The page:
• Henry Wadsworth Longfellow in his study, circa 1875.

    Longfellow House Washington's Headquarters

    National Historic Site Massachusetts

Object of the Month

Longfellow House - Washington's Headquarters National Historic Site has a large museum collection consisting of thousands of objects, many of which are not regularly displayed in the house's furnished exhibit rooms. Every month, an object will be featured on this page, providing a look at an unusual piece from the collection.

A small mirror, given by Henry W. Longfellow to his wife Frances Appleton Longfellow on their fourth wedding anniversary on July 13th, 1847.

July 13th marks the 171st anniversary of Henry Wadsworth Longfellow's marriage to Frances Elizabeth Appleton. In commemoration of their July 1843 wedding, this month's featured object is a gift given by Henry to his wife on their 4th anniversary in 1847.

This mirror has a hand carved wooden frame decorated with the head of a woman in medieval or renaissance attire at the top, two lion heads on the mirror's left and right sides, and on the bottom the face of a "Green Man" type figure with bat-like ears and a flowing mustache or vines growing out of his nose. The mirror's frame is in the general Renaissance Revival style, popular in the mid-19th century. It is likely a hand carved piece that might have been obtained by Longfellow in Switzerland, Germany or perhaps France during one of his earlier trips to Europe.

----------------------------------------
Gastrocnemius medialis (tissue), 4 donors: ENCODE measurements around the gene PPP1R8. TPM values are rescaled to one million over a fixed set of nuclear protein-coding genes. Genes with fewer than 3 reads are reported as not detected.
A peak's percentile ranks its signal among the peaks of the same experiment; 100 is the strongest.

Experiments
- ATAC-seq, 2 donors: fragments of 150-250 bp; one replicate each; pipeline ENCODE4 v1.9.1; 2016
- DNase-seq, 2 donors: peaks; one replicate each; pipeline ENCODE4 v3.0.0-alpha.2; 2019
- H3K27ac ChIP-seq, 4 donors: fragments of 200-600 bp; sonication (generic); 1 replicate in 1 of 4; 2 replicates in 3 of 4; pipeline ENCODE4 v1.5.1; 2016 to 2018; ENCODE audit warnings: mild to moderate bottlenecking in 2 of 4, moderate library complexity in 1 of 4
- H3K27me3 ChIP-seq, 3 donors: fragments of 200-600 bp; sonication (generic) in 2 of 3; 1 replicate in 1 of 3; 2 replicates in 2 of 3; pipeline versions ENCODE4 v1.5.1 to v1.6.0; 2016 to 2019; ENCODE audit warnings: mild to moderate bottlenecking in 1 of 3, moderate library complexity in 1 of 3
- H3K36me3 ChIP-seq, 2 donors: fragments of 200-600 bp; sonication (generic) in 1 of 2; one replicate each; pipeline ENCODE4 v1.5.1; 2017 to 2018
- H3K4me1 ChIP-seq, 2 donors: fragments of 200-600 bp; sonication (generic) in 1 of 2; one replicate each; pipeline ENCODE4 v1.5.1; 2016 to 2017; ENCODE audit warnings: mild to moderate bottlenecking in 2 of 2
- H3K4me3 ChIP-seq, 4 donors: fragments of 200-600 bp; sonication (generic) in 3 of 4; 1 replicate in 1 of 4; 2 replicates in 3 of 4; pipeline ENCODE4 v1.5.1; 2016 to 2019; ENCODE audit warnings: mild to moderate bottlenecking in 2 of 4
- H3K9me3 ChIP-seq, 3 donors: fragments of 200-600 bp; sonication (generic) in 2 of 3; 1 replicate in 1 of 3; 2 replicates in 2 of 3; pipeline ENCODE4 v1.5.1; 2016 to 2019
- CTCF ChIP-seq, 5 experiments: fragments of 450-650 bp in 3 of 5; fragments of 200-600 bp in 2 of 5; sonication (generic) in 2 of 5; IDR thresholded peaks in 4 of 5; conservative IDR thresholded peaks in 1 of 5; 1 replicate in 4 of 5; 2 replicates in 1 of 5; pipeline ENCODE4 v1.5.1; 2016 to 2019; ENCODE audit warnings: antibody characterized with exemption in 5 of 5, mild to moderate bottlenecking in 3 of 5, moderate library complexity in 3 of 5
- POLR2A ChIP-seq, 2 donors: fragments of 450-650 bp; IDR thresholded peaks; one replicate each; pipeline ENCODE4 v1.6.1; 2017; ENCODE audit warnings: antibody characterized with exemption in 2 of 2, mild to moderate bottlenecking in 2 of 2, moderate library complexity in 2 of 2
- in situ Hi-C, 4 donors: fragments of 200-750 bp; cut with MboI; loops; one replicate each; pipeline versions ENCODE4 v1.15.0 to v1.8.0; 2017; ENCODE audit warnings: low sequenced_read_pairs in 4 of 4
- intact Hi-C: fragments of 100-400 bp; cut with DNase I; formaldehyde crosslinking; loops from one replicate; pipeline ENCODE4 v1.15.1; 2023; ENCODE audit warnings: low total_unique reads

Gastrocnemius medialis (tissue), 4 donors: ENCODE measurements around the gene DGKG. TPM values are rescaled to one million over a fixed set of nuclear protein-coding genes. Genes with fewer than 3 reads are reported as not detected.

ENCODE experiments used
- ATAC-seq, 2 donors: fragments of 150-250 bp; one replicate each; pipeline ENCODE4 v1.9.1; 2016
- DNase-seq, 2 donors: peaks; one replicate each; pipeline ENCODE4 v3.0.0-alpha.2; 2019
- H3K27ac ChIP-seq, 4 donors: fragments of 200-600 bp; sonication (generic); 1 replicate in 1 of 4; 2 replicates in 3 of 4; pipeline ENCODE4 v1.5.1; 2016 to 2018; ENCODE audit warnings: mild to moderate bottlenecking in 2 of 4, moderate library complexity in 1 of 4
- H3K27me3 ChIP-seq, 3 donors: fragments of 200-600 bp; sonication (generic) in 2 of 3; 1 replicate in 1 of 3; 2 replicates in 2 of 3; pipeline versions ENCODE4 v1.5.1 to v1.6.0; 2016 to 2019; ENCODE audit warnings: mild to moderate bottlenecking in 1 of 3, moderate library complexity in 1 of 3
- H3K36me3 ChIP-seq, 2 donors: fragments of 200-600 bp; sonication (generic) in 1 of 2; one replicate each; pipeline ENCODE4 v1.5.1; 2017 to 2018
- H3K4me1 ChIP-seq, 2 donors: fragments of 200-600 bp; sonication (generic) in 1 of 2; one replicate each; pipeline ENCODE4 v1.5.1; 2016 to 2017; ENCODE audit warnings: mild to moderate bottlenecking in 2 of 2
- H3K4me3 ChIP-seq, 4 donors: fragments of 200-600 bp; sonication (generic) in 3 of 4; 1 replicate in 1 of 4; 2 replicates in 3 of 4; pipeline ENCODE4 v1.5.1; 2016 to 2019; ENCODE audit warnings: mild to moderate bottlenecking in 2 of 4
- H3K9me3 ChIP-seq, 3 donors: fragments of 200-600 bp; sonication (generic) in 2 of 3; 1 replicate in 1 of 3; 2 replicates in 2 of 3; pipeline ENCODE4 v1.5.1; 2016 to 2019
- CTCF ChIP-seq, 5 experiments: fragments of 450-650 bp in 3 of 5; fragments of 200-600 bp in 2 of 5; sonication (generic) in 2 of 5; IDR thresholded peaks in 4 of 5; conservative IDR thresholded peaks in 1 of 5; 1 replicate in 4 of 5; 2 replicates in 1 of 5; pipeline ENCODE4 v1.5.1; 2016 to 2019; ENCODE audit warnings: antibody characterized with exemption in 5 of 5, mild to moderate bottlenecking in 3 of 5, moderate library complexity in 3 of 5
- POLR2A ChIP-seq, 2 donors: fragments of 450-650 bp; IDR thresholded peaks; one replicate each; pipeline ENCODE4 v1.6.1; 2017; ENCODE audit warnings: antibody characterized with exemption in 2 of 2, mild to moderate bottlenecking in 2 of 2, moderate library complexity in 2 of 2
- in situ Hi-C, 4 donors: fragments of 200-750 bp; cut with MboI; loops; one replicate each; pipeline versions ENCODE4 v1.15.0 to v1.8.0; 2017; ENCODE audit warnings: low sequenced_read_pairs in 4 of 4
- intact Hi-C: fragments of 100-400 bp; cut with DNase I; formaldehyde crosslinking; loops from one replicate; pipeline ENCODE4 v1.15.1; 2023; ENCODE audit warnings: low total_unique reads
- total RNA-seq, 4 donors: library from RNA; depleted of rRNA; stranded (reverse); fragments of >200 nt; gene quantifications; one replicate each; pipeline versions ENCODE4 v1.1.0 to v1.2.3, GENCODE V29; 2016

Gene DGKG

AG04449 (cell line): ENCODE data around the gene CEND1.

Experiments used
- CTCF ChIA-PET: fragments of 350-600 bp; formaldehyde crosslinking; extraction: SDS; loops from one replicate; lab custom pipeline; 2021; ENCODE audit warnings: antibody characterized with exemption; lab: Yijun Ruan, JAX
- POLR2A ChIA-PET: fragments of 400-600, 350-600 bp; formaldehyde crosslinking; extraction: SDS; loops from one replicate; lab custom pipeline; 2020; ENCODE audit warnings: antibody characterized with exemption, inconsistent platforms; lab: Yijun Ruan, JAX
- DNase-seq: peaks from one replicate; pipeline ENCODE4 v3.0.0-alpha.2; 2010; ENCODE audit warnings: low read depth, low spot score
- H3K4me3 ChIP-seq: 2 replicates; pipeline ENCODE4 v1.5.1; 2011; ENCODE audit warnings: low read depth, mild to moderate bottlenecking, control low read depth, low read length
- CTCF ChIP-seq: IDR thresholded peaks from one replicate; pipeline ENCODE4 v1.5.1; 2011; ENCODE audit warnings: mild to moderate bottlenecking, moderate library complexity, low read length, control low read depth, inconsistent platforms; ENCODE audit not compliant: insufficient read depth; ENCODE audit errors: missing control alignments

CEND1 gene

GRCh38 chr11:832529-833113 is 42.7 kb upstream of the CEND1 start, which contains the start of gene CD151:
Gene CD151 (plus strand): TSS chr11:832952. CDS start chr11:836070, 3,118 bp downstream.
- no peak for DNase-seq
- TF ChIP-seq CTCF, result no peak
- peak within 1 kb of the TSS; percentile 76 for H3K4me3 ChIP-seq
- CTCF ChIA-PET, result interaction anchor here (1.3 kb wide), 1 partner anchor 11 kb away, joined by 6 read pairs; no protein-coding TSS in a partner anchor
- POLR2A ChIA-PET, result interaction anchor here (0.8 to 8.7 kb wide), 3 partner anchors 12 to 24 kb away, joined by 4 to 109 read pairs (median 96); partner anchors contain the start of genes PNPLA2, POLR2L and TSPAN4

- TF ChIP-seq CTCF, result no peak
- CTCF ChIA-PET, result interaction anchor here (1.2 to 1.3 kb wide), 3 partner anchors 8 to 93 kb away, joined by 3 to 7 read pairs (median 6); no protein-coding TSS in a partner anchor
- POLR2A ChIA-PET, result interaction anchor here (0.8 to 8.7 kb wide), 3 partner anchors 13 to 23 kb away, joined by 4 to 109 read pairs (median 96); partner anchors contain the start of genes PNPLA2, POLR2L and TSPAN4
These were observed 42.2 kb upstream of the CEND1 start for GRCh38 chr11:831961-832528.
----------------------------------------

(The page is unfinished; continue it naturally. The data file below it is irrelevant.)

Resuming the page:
Pasted on the mirror's back is a small piece of paper with some lines written in Henry W. Longfellow's hand. They read:

"The fairest garden in her looks
and in her mind the wisest books."
July 13. 1847

The lines of poetry are not Longfellow's own, but were written by 17th century English poet Abraham Cowley in his 1666 essay The Garden. Longfellow obviously thought highly enough of Cowley's work to use these lines as an inscription for this anniversary gift to his wife, rather than compose his own message. Henry recorded the occasion in his journal, writing "Memorable Day! Four years ago! Four years married!"

Did You Know?

Henry W. Longfellow, c. 1868.

Henry W. Longfellow grew his beard to hide scars received as a result of a fire in 1861 that killed his wife Fanny and burned his neck and face.